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Traffic > Transit

At long last, Metro Manila will get much-needed subway train

DOTr to break ground on February 27 to kick off project

The dream is now turning into reality. ILLUSTRATION BY KHAT DE GUZMAN

What do Tokyo, New York, London, Paris, Singapore, Seoul and Hong Kong have in common? They’re all very progressive cities or territories. And perhaps it’s no coincidence that they all also have an excellent and reliable subway train. Indeed, go to any prosperous and dynamic urban district in the world and chances are you’ll find an underground rapid-transit system. We suspect it’s actually why they’re booming in the first place—people are able to get to where they need to go, fast and easy. Which means more work is done. And more visitors want to spend time (and money) there.

That Metro Manila can’t seem to reach its full potential isn’t really surprising. We don’t have a subway train. And so we all have to waste countless precious hours in traffic just trying to go to work or school. There’s no quality of life, period.

But this is bound to change soon, at least based on the much-ballyhooed promise of the Department of Transportation. On February 27, DOTr is scheduled to officially commence the Metro Manila Subway Project by breaking ground in Barangay Ugong in Valenzuela City.

Quality public transportation is coming. ILLUSTRATION BY KHAT DE GUZMAN

Detailed information is expected to be released on the above-mentioned date, but for now we already know that this subway train will connect North Avenue in Quezon City to Ninoy Aquino International Airport Terminal 3 in Pasay City. Between these two locations will be constructed a total of 15 stations (although three of these stations are being projected to be “partially operable” by 2022).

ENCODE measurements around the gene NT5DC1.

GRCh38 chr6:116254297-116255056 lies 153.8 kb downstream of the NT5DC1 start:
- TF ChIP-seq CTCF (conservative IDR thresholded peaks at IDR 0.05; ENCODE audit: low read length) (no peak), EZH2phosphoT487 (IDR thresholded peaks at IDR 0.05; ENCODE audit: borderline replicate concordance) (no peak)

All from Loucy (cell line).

Metro Manila Subway trains, according to DOTr, will have a speed of 80km/h and take just 31 minutes to travel from end to end.

The project will be carried out under the auspices of the Japan International Cooperation Agency. Naturally, DOTr claims it will utilize “advanced technology from Japan,” which means it will be safe and even earthquake-proof.

If DOTr successfully pulls this off, we’ll wholeheartedly agree with the current administration that this indeed is the Philippines’ “Golden Age of Infrastructure.” Fingers crossed.



Vernon B. Sarne

Vernon is the founder and editor-in-chief of VISOR. He has been an automotive journalist for 24 years. He became one by serendipity, walking into the office of a small publishing company and applying for a position he had no idea was for a local car magazine. The rest, as they say, is rock and roll. He writes the column ‘Spoiler’.



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